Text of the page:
China’s economic growth has been both impressive and stable since the 1980s, and many argue that the picture will remain same for decades to come. But this decade China will go through a massive negative transition, defying such argument.
The negative transition will take roots in political institution, demography and export markets, the very elements that have carved the success story of China.
Talking about political institution, China is the largest Communist regime which has aimed for ‘growth at any cost.’ This motto has largely helped China to grow at double digit pace, build world class infrastructure, road and rail networks, and telecommunication, but at the same time it has fuelled ire in China’s population for the regime as human rights are often disregarded, no check is in place on growing inequality, government spends less on social welfare, and the country has no such thing as ‘voice of the people.’
Of late, that ire has surfaced against one party rule and a growing wealth gap. Signs of political chaos are visible and it will only grow further as export market – a major source of economic growth and a cushion for China’s leaders in times of public protest– is likely to decline.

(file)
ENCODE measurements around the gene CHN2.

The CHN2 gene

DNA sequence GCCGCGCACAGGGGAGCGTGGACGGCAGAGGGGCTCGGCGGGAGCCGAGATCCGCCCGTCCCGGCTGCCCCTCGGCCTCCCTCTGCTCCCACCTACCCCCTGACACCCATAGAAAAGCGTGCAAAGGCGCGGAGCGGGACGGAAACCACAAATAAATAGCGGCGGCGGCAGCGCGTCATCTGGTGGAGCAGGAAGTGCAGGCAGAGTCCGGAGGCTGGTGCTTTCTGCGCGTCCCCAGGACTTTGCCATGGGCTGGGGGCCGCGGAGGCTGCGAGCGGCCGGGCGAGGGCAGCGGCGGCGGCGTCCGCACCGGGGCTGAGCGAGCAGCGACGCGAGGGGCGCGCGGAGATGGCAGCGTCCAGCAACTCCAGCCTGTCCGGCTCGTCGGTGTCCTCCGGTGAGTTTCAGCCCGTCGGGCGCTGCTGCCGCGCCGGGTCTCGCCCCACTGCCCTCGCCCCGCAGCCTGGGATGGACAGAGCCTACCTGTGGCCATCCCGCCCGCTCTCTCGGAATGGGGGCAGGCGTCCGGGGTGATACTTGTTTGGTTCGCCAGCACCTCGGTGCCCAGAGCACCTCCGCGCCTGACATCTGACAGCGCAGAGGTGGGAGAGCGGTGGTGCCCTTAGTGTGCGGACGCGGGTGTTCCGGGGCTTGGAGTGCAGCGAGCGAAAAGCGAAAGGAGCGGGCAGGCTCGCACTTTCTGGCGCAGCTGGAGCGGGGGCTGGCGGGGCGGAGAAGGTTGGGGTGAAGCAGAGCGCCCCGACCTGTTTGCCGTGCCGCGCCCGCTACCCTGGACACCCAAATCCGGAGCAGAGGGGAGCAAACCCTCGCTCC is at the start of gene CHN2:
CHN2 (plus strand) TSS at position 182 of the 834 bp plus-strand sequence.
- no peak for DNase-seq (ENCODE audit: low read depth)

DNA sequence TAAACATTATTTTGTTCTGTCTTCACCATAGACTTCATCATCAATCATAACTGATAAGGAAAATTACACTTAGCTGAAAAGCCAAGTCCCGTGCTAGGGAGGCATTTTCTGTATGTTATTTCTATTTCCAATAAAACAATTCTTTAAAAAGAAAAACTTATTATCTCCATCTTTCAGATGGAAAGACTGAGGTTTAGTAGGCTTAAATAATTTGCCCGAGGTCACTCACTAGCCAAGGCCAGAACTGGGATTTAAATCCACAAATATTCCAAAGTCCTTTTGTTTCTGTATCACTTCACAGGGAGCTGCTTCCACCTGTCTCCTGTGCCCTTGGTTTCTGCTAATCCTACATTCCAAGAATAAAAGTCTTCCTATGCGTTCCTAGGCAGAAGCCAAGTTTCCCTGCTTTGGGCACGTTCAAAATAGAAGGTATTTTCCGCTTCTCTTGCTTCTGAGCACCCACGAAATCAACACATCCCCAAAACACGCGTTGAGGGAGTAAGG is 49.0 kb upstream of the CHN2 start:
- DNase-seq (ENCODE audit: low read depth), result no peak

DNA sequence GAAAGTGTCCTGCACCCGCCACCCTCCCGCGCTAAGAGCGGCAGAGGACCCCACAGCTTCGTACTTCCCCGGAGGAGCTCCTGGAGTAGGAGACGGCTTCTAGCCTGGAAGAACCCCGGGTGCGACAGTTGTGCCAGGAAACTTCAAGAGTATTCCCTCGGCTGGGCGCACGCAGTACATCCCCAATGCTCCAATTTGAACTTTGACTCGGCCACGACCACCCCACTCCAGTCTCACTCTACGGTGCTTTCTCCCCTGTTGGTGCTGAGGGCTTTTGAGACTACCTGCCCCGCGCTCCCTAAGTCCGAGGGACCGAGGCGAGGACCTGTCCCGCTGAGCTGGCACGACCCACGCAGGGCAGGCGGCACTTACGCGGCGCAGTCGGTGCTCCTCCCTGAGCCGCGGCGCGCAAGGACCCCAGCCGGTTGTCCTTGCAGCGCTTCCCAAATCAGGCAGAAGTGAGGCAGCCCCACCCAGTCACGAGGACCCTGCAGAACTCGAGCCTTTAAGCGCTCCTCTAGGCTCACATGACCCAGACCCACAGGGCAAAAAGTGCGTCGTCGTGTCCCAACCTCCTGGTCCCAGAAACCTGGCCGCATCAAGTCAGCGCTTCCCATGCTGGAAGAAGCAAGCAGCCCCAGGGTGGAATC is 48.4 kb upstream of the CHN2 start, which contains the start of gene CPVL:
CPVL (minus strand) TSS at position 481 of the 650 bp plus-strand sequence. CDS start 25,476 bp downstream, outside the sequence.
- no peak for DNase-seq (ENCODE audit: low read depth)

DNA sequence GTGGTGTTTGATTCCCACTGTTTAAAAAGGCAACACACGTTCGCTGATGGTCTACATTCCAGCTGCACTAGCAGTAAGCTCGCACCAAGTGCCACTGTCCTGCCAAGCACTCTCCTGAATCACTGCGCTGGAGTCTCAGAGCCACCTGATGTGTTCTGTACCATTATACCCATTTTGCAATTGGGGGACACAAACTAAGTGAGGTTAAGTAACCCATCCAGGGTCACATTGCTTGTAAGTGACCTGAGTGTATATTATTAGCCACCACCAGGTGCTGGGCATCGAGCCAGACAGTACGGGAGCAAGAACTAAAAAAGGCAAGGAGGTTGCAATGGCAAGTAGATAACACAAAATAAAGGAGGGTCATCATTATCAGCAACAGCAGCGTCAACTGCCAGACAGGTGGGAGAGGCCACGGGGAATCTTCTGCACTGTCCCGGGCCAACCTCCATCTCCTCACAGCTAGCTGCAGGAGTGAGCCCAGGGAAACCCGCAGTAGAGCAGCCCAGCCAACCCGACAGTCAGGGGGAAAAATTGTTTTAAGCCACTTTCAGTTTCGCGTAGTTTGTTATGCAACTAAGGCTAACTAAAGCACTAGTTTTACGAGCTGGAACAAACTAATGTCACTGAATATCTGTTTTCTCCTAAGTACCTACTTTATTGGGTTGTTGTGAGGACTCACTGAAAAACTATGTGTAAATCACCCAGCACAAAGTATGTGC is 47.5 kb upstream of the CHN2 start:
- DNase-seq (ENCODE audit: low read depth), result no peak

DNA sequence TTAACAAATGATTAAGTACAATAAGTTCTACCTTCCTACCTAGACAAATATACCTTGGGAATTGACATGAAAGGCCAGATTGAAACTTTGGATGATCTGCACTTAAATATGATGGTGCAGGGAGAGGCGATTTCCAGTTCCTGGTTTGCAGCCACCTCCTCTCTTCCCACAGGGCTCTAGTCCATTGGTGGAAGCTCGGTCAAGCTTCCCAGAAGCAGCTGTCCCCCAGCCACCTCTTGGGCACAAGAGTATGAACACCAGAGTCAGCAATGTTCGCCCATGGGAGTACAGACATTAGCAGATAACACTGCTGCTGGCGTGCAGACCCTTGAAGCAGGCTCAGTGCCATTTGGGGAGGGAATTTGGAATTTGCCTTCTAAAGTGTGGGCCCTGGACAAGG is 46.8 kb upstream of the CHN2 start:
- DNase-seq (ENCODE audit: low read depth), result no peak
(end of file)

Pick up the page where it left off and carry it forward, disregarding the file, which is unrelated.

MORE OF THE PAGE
China is the largest exporter in the world, with huge trade surplus. That golden age of China is on the verge of ending. Population has started growing old, which has led to the vacancy of many jobs; as a result, wages have gone up ending the period of cheap labors which played a crucial role in China’s growth story. With the rise in wages companies will elevate their products price to compensate the increased wages which will cause a damaging effect on export markets.
The other damaging effect of aging population is the rise of pensioners. As the youth is almost disappearing, it will be a hard decade for China as it will confront the challenge of paying to an increased amount of pensioners at a time when productivity and export market is on the decline. A parallel challenge that will come with it, is public protest. Chinese govt. will try to stabilize political institution, suppressing protest by spending more on public welfare keeping economic growth at stake.
China has definitely nothing in its favor right now. The deadly trio that is growing public protests against a communist regime, an aging population, and the rise in prices leading to decline in exports may cut China’s three-decade long growth streak. However, its economy will not collapse and will grow somewhere between 6% and 7%, given its strong economy. But for a country with such a large population, 6% growth looks like a dire situation.
2012 may be Year of the Dragon, but the coming decades will definitely be hard for the Dragon.